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Home / Tips and Tricks / How to use Gpick, a GUI Color Picker & Selection Tool for Ubuntu and Mint – CloudSavvy IT

How to use Gpick, a GUI Color Picker & Selection Tool for Ubuntu and Mint – CloudSavvy IT



Shutterstock / Radu Bercan

What is that color on the edge of that application? Is that red? Or Maroon, Burgundy or Bordeaux? Having a GUI (Desktop) color picker is always useful! Learn how to install one that works and works well.

What is a Color picker

With a color picker, or color selection tool, you can easily discover what color a particular pixel has on your screen. Maybe you are working on a webpage and want to match the background with that of another site, but you don̵

7;t know what the hexadecimal (hexadecimal) color number is. Or maybe you are editing an artwork and want to match the background to the overall color used in the profit chart you just inserted. A color picker can be very useful here.

A color picker is not always necessary; graphics editing software often includes a color picker (often represented by an eyedropper icon) that can be used to select colors in the app. But what if you want to pick colors and transfer them between applications, or avoid having to take a screenshot and paste it into your favorite graphics editor to find out the color of something? This is where an external color picker app can shine.

There is a great color picker that is easy to install and use on both Ubuntu and Mint: Gpick.

to install Gpick

to install Gpick on your Debian / Apt based Linux distribution (such as Ubuntu and Mint), run the following command in your terminal:

sudo apt install gpick

You can also install Gpick on your RedHat / Yum based Linux distribution (such as RHEL, Centos and Fedora), by running the following command in your terminal:

sudo yum install gpick

Welcome to Gpick

The main window of Gpick's application interface

When you first open Gpick, the screen looks a bit complicated. There are many options, things to click, and things to explore. Gpick caters for many different needs and it may not be immediately obvious how to easily grab a hexadecimal color code or how to convert it to RGB.

To choose a color, you can find the colorful eyedropper icon at the bottom right of the application:

The Gpick color picker icon at the bottom right of the main application interface

If you click on this (number 1 in the image below), you will see that your mouse cursor changes to a crosshair and you will also get a small extra dialog box with a zoomed-in version (number 3 in the image) of the pixels under the cursor (the crosshairs, number 2 in the picture) as you move, as well as the hexadecimal (hexadecimal) color code (number 4 in the picture) for the pixel directly below the cursor. First mission completed!

Hexadecimal color codes displayed in Gpick

A little tip to keep in mind is that sometimes hexadecimal color codes need to be reversed, 2-by-2 characters at a time, to be compatible with other applications. If the readout for example 112233 if hexadecimal color code, then another application can be either 112233 if input matches that color, or it may require the reverse viz 332211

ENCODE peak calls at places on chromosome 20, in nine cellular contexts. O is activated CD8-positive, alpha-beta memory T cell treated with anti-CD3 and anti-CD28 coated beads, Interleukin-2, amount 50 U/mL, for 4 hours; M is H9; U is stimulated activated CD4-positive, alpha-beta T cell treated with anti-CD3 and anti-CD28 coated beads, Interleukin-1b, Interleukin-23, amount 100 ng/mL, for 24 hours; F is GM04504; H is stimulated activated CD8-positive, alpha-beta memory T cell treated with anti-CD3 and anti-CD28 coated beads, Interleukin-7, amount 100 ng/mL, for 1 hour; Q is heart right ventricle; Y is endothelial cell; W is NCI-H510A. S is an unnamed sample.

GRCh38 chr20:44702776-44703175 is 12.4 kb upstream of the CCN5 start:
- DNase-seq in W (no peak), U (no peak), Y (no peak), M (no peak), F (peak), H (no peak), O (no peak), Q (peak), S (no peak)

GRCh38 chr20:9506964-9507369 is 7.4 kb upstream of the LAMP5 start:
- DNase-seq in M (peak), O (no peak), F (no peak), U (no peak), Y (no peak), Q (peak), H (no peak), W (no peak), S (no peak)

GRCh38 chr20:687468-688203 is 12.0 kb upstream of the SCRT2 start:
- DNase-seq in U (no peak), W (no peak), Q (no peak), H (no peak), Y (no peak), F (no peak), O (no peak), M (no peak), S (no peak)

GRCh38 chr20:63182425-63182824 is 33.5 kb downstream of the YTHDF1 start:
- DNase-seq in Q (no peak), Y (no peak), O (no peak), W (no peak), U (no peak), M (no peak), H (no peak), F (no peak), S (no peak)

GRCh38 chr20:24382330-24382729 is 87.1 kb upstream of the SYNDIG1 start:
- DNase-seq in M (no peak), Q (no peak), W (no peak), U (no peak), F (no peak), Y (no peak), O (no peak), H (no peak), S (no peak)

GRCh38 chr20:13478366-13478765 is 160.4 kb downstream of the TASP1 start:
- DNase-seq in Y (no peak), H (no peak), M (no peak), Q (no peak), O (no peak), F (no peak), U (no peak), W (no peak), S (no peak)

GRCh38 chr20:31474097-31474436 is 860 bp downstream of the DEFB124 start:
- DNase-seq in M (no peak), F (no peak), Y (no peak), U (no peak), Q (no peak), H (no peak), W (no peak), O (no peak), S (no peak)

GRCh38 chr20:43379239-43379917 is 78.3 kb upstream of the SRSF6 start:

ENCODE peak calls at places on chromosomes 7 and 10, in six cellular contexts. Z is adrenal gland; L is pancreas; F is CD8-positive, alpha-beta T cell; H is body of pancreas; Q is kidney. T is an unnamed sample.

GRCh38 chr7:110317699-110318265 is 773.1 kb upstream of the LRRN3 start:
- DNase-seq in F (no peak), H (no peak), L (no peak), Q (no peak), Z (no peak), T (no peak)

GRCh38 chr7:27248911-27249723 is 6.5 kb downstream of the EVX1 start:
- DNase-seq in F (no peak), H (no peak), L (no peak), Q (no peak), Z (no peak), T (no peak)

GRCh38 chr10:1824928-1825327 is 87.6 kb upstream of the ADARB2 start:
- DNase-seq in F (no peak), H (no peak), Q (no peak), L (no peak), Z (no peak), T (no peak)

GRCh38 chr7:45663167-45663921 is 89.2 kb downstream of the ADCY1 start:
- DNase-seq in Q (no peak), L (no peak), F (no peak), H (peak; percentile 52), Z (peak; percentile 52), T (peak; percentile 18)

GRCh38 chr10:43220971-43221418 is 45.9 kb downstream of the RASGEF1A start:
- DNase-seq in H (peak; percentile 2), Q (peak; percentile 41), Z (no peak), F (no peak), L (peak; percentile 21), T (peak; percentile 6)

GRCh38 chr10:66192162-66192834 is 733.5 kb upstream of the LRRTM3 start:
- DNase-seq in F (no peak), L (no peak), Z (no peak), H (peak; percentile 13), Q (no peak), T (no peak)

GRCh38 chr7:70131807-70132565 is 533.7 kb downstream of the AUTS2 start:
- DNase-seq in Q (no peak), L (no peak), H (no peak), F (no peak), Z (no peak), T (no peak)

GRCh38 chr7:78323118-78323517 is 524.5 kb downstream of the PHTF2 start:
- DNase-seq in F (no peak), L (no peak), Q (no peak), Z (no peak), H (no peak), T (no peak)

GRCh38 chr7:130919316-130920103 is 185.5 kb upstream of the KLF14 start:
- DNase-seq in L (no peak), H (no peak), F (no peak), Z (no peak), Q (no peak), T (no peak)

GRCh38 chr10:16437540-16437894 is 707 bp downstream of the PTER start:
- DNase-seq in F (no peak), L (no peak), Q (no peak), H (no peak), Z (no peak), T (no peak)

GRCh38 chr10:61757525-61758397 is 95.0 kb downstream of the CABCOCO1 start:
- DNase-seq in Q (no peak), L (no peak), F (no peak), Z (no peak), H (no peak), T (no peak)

Now that we have the ability to easily obtain hexadecimal color codes, an alleged shortcoming quickly becomes apparent: “should I use a piece of paper to write down the hex codes while working on this and poking around?”.

The answer is no. However, an additional setting must be made for this; when you click on your current pixel with the mouse, the value is not saved and thus lost. Let’s set up Gpick to remember color codes.

To do this, go to the Edit> Preferences menu and select the second tab ‘Picker’. In this tab we click on ‘Add to palette’ and ‘Copy to clipboard’ (if you want) under ‘Click behavior floating selector’:

Set options in Gpick to allow adding hexadecimal color codes to the palette and clipboard

Now, after clicking ‘OK’, let’s try the color picker a few times, and we’ll see that colors are now saved to the right.

A color palette from Gpick

Excellent! Now that we have this list of colors, we can easily convert these colors to other color formats. For example, if we want to transform our hexadecimal value to RGB values ​​(red-green-blue), all we need to do is double-click our color and open the RGB tree branch to its left by clicking the right-facing triangle in front RGB

Note that you must double-click on a hexadecimal color value to convert it. If you just click on it once, the value will be selected, but not converted! This easily leads to errors as it looks like a different color value has been selected while the values ​​shown in the translated color values ​​(ie RGB in our case) are still from the last double click on hexadecimal color value!

The RGB values ​​for a hexadecimal color value (transformed) in Gpick

Shut down

Having a great color pick tool on hand, ready to use when needed, allows a person to transfer color values ​​from one application to another faster and easier, track previously seen colors, and explore and transform colors in a variety of ways . It also allows one to easily convert color values ​​between different formats and a lot more.

Gpick excels when it comes to choosing and managing colors, and we’ve looked at how to install and use this great utility. To enjoy!

Now that you’re all set to pick the best colors, it might be time to consider a more serious aspect of digital life – never lose 2FA / MFA access. If that’s interesting, you might want to read The Trick to (Almost) Never Losing 2FA / MFA Access next!


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